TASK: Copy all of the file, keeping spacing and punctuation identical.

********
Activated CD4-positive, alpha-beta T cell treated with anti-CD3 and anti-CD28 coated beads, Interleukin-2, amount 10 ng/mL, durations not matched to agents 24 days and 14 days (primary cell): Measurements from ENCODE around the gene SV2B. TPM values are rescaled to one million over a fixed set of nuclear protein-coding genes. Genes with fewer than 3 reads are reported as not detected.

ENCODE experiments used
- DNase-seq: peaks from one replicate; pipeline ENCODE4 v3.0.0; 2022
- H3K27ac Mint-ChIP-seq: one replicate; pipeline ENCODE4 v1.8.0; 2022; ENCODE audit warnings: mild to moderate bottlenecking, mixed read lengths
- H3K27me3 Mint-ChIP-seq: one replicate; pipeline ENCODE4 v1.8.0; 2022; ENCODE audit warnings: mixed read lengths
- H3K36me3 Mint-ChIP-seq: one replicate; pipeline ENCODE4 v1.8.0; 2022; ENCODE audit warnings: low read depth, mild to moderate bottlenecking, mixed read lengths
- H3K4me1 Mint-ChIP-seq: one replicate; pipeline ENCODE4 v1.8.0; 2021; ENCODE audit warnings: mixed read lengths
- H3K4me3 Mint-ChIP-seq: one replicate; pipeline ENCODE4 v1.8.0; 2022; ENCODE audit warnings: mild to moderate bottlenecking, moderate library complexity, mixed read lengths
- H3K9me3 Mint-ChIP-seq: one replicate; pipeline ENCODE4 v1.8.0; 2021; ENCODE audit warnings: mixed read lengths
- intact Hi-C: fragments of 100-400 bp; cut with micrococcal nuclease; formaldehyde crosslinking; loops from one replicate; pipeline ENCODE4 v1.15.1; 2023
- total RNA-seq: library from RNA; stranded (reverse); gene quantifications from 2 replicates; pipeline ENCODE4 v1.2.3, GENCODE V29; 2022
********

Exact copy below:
Activated CD4-positive, alpha-beta T cell treated with anti-CD3 and anti-CD28 coated beads, Interleukin-2, amount 10 ng/mL, durations not matched to agents 24 days and 14 days (primary cell): Measurements from ENCODE around the gene SV2B. TPM values are rescaled to one million over a fixed set of nuclear protein-coding genes. Genes with fewer than 3 reads are reported as not detected.

ENCODE experiments used
- DNase-seq: peaks from one replicate; pipeline ENCODE4 v3.0.0; 2022
- H3K27ac Mint-ChIP-seq: one replicate; pipeline ENCODE4 v1.8.0; 2022; ENCODE audit warnings: mild to moderate bottlenecking, mixed read lengths
- H3K27me3 Mint-ChIP-seq: one replicate; pipeline ENCODE4 v1.8.0; 2022; ENCODE audit warnings: mixed read lengths
- H3K36me3 Mint-ChIP-seq: one replicate; pipeline ENCODE4 v1.8.0; 2022; ENCODE audit warnings: low read depth, mild to moderate bottlenecking, mixed read lengths
- H3K4me1 Mint-ChIP-seq: one replicate; pipeline ENCODE4 v1.8.0; 2021; ENCODE audit warnings: mixed read lengths
- H3K4me3 Mint-ChIP-seq: one replicate; pipeline ENCODE4 v1.8.0; 2022; ENCODE audit warnings: mild to moderate bottlenecking, moderate library complexity, mixed read lengths
- H3K9me3 Mint-ChIP-seq: one replicate; pipeline ENCODE4 v1.8.0; 2021; ENCODE audit warnings: mixed read lengths
- intact Hi-C: fragments of 100-400 bp; cut with micrococcal nuclease; formaldehyde crosslinking; loops from one replicate; pipeline ENCODE4 v1.15.1; 2023
- total RNA-seq: library from RNA; stranded (reverse); gene quantifications from 2 replicates; pipeline ENCODE4 v1.2.3, GENCODE V29; 2022